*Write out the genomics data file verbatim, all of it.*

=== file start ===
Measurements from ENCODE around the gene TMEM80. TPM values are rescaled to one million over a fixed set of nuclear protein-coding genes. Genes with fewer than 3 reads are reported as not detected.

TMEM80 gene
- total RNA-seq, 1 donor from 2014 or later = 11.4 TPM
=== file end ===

Measurements from ENCODE around the gene TMEM80. TPM values are rescaled to one million over a fixed set of nuclear protein-coding genes. Genes with fewer than 3 reads are reported as not detected.

TMEM80 gene
- total RNA-seq, 1 donor from 2014 or later = 11.4 TPM